Secrets have power. Before being locked away in juvenile detention, Nate, Renata and Katie make a pact that they will never tell what really happened. They are accused of kidnapping Chase, the local bully, but there is more to the story and all are convinced that telling the truth will do more harm than good. Greta, the social worker is determined to uncover the facts, no matter how much the teenagers refuse to tell. The story is written in four parts—Katie, Nate and Renata tell their stories through journal entries and Greta's side of the story is told from a third-person point of view. Katie's journal flows smoothly and feels natural. Katie sounds like a normal teenager one who has issues, but is doing her best to overcome them. Nate writes his journal in the form of a fantasy novel. Consequently, the writing feels forced and it's difficult to read and understand. Renata's journal entries are told through pictures which is a unique sideline. Greta's sections help tie all the pieces together. The beginning is slow, but the secrets are puzzling enough to be engrossing. The truth is hinted at, but nothing is revealed until the end. At the heart of the story are the effects of bullying and mistreatment. Renata was being teased and her friends concocted a plan to help her. The plan backfired and they now face the consequences of their actions. Threads of alcoholism, sexuality and neglect run heavily through the story. Teenagers could relate to the emotions described, but might question the reality of the scenarios. Books such as Speak, by Laurie Halse Anderson, more authentically reflect abusive situations. Reviewer: Natalie Gurr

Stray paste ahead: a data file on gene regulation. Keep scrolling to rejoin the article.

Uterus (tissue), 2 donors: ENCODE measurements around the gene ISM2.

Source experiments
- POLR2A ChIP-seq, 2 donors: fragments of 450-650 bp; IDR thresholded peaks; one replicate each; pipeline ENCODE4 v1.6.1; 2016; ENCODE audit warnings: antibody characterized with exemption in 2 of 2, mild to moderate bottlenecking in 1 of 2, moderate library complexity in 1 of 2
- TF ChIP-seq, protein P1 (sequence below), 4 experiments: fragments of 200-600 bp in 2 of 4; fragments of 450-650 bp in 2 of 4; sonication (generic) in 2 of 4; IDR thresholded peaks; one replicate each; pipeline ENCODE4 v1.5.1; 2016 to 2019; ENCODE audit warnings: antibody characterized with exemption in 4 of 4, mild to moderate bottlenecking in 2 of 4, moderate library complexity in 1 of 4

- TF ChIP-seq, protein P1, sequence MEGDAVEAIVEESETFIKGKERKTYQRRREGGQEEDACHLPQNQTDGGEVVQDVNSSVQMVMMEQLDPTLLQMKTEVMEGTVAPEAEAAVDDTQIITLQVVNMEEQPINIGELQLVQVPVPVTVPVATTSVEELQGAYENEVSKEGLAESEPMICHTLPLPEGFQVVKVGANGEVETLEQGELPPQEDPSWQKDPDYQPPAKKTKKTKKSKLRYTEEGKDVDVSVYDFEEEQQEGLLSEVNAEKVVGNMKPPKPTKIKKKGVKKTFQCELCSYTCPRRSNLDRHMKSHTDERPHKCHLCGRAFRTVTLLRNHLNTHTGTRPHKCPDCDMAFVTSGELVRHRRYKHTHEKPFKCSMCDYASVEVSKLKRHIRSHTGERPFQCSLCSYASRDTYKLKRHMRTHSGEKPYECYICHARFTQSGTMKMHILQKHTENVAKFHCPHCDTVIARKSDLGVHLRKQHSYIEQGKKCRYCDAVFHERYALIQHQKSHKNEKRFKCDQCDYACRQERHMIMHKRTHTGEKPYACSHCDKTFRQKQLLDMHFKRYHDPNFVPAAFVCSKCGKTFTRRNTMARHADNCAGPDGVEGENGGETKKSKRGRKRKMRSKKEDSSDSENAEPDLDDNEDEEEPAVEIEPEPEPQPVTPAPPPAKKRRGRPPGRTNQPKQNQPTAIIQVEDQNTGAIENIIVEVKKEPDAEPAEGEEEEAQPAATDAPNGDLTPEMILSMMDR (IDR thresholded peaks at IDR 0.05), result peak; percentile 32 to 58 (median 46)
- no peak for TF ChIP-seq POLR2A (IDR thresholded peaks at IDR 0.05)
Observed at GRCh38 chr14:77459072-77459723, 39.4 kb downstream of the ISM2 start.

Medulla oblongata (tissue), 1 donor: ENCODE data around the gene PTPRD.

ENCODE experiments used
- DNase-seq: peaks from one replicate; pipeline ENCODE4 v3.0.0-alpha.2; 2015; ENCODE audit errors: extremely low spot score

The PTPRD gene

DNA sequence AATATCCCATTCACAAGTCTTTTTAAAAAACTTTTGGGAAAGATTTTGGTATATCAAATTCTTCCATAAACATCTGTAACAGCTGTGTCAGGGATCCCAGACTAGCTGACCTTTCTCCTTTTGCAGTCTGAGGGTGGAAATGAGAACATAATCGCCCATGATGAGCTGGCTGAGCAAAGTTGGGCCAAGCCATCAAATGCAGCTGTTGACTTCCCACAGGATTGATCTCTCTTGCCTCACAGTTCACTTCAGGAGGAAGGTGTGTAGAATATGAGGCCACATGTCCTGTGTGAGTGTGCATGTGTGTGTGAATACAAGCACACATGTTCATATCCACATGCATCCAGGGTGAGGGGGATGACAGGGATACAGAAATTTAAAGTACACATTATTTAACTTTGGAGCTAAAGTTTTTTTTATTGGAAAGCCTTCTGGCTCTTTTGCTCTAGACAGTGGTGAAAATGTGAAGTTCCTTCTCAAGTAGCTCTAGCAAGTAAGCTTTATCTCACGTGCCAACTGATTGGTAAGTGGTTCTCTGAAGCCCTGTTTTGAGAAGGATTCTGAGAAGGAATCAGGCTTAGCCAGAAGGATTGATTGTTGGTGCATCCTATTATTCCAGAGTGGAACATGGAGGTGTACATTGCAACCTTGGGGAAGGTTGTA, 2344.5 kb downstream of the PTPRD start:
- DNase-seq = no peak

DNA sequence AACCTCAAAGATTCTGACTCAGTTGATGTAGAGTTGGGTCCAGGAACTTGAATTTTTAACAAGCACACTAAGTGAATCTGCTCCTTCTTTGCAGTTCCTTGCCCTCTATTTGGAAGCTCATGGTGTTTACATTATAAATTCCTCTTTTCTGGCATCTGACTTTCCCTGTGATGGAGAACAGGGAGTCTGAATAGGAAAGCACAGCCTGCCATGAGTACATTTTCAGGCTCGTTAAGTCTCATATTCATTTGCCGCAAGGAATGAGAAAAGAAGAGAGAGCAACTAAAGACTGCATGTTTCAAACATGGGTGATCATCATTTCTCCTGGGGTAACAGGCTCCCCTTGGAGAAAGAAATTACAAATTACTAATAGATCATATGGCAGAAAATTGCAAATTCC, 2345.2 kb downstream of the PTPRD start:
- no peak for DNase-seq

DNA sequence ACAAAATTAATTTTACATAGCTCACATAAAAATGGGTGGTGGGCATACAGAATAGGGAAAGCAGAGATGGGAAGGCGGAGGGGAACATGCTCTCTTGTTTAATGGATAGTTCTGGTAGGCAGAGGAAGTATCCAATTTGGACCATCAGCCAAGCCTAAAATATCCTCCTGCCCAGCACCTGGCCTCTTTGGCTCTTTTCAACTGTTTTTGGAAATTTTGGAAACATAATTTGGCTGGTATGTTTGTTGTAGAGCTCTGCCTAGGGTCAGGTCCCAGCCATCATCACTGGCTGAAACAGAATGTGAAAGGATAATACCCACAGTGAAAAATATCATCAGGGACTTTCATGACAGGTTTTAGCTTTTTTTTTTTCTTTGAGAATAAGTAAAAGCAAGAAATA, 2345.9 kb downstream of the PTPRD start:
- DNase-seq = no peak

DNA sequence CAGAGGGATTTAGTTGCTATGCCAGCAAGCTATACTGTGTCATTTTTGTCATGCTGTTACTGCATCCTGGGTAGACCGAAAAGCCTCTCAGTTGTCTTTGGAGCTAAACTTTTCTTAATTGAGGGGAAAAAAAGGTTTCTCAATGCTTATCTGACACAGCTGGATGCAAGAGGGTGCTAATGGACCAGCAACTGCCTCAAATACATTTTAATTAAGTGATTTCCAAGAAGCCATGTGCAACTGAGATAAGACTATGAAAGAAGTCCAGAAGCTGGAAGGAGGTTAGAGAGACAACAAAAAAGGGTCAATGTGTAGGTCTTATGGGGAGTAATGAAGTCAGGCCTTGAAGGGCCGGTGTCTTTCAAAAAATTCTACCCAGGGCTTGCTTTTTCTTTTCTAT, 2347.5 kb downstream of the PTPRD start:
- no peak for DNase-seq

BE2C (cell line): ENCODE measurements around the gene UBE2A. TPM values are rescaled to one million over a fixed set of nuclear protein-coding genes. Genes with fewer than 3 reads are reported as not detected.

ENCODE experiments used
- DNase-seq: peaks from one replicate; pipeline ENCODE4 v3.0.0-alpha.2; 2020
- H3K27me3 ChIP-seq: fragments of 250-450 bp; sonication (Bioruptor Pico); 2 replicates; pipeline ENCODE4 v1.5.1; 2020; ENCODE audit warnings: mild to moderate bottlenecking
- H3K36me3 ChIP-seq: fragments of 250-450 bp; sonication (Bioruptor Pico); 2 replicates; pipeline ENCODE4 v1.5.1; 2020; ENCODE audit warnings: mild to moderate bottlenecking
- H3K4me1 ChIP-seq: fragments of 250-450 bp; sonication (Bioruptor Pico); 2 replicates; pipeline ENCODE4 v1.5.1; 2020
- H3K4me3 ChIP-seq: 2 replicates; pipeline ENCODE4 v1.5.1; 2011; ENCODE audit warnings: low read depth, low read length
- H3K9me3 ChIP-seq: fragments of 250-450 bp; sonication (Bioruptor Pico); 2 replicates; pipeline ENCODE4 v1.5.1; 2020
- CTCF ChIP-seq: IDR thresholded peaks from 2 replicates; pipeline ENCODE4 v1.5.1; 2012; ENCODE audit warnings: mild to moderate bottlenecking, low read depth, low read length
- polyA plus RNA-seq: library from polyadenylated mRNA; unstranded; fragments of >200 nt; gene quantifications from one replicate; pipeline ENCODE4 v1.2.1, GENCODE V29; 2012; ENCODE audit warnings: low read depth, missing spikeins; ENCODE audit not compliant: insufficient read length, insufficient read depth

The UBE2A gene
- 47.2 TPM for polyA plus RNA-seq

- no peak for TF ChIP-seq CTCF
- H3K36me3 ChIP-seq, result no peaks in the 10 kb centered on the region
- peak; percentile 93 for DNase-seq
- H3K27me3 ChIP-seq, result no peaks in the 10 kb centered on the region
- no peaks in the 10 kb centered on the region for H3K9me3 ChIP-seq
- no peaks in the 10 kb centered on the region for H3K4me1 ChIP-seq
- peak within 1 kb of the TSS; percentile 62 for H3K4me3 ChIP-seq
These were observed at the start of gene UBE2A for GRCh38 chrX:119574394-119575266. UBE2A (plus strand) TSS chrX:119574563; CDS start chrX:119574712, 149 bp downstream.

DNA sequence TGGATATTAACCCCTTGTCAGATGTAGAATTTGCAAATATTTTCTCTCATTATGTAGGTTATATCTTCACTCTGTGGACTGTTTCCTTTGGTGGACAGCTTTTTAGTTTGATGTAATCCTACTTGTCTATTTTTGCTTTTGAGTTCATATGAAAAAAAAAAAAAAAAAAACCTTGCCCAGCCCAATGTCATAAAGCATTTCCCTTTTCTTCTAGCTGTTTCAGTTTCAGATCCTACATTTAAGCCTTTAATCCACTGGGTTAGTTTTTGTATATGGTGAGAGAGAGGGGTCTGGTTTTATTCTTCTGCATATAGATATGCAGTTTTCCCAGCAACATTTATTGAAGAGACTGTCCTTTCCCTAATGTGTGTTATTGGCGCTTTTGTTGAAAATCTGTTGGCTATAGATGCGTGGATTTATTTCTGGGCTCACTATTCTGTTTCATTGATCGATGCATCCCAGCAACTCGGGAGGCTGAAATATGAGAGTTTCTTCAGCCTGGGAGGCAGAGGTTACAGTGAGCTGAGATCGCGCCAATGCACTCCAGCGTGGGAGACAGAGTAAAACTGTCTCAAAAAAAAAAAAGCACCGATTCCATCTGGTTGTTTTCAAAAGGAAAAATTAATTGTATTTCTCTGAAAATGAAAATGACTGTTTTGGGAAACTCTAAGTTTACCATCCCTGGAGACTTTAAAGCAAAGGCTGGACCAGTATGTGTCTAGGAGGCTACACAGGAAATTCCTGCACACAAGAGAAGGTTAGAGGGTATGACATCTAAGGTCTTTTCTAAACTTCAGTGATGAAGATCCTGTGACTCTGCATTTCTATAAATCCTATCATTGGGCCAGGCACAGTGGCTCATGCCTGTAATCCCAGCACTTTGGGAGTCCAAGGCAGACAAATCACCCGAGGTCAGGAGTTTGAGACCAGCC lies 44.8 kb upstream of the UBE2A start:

VOYA - Deborah L. Dubois
Four secrets, four teens. One is a bully and the other three are victims. Then, Nate, Katie, and Renata decide not to be victims any longer. They kidnap Chase, a star athlete at their middle school and their tormentor. When they are caught and sent to juvenile detention, their social worker assigns them the task of journaling about their crime. They made a pact not to tell anyone what really happened, but through reading their journals, their social worker puzzles out the events that lead them to juvenile detention. Nate’s journal is written in a fantasy style. Renata’s is all drawings. Katie’s is the most coherent and complete, but she makes a fake journal to give to Mrs. Shield. Each chapter in the book is one of the students’ journals, or the social worker’s notes. Each teen’s personality comes through in their writing or drawing. The four secrets revealed are totally unexpected, but they each shape the life of the teen. They all come from dysfunctional families. The social worker really cares for these kids and works overtime trying to help them get ready for their court date. The novel illustrates how bullying and retaliation can get out of hand, and that the consequences are not always what you expect. This novel will make students think, and would be good for discussion. Ages 12 to 18.